Of course, there is another view. Conservatives such as Sean Hannity will argue that there is nothing new here, that what’s happening is just a Hobbist reassertion of the human condition, and, yes, we should all feel the more blessed for it. But before jumping into this little book of mine, I’d scarcely realized how bad, how dark, things had gotten on Cape Cod, my childhood summer home of art openings and clam bakes, until I had read through the Massachusetts State Police file, case number 02-102-0900-0007, Comm. v. McCowen; consisting of forensics, criminalistics, and surveillance reports, DNA screenings, polygraph results, police interviews, and internal memos. The file was a journalistic gold mine, as were the minutes of the grand-jury proceedings since what both showed was a miasma of lawenforcement shortcuts running through the case like mold on a particularly smelly blue cheese. The local legal community had become so ingrown, so incestuous, that the courts looked upon the cops as family, and given the pressure on police to find Christa’s killer, it seemed nobody and nothing was safe, least of all the Constitution.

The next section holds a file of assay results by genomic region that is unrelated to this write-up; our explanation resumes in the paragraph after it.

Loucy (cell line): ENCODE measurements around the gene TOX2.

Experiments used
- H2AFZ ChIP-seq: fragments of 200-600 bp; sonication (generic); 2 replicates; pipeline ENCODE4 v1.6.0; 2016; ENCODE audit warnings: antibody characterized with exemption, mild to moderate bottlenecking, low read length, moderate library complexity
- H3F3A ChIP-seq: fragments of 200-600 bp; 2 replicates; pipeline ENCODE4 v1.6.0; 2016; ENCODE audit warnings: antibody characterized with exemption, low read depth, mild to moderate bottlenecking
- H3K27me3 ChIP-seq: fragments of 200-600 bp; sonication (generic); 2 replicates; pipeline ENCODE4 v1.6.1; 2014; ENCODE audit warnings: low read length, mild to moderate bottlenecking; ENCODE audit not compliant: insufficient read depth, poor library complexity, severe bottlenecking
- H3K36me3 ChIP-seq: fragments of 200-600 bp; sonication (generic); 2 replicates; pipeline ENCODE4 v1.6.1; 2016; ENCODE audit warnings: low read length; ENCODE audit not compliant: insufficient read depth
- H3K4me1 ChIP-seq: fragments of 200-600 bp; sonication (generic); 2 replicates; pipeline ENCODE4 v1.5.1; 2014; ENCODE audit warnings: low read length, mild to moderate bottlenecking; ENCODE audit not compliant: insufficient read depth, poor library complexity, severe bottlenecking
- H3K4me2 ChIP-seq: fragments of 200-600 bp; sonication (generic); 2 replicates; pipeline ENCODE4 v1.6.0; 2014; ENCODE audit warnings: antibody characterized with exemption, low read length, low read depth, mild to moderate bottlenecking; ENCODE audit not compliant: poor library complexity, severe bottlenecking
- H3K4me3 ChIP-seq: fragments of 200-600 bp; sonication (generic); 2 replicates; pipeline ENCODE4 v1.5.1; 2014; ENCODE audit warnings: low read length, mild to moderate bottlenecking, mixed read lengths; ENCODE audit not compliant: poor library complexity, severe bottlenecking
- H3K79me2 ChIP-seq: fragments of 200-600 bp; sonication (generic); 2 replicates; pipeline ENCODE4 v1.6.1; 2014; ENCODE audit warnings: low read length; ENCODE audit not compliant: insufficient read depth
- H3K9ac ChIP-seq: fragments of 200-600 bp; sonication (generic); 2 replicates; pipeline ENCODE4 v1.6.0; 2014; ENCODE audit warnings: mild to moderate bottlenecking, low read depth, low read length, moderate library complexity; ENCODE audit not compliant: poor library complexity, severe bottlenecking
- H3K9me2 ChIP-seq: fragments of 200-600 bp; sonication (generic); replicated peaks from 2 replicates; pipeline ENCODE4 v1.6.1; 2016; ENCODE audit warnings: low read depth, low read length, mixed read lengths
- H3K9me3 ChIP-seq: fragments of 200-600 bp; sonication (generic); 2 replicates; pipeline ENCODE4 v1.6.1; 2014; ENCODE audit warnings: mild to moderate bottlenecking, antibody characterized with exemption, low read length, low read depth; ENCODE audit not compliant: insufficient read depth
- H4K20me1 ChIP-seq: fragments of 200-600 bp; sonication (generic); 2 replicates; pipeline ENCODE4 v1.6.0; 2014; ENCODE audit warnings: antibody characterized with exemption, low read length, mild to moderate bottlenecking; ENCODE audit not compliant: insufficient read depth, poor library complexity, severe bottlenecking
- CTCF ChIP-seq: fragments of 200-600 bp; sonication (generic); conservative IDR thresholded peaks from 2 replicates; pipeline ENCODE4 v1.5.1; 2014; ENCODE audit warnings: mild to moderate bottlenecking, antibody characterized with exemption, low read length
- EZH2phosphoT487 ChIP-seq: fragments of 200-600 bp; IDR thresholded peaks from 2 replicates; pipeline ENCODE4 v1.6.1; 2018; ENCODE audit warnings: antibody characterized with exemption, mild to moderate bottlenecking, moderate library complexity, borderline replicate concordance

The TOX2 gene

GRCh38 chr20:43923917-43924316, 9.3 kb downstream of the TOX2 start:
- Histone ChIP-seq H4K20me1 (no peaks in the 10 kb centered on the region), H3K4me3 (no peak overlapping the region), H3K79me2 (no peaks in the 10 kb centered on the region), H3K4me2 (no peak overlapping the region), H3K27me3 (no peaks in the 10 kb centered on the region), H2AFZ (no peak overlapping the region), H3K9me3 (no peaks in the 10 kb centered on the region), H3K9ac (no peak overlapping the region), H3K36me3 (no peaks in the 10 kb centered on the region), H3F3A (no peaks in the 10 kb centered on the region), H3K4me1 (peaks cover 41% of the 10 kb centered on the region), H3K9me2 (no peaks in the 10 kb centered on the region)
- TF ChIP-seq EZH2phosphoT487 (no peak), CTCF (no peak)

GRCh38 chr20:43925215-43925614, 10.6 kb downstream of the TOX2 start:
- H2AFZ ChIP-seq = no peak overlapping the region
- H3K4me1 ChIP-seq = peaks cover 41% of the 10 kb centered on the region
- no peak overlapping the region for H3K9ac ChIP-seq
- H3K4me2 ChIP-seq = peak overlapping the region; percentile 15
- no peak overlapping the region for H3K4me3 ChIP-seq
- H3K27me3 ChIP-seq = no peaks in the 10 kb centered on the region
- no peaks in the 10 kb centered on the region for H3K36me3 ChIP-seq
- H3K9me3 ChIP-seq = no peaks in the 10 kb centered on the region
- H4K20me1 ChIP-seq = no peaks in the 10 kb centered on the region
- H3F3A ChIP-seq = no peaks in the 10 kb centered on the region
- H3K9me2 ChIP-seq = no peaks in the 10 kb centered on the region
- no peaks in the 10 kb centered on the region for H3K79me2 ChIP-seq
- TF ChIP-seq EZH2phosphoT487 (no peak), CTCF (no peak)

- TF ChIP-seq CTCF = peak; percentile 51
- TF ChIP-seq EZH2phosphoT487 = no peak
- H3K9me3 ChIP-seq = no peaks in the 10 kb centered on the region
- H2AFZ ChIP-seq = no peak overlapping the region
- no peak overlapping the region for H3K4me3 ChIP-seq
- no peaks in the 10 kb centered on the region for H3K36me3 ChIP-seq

It took no genius to see this ot ferret it out since much of what the DA and the cops did was right out in the open. The official file showed, for example, that my own phone records had been grabbed without a subpoena or court order the day after Christa’s body was found; my wife, who is not a professional journalist protected as I am by the First Amendment, had her records pried out of Verizon and during the investigation the records of at least forty-five others were obtained via demand letters to a compliant Verizon, as well. My DNA was snatched, along with the DNA of a half-dozen other locals, swabbed from discarded cigarette butts and cast-off water bottles. We were not suspects but, rather, “persons of interest,” meaning that police felt no compunction about violating our privacy even as they couldn’t determine that any one of us was materially relevant to their probe, either.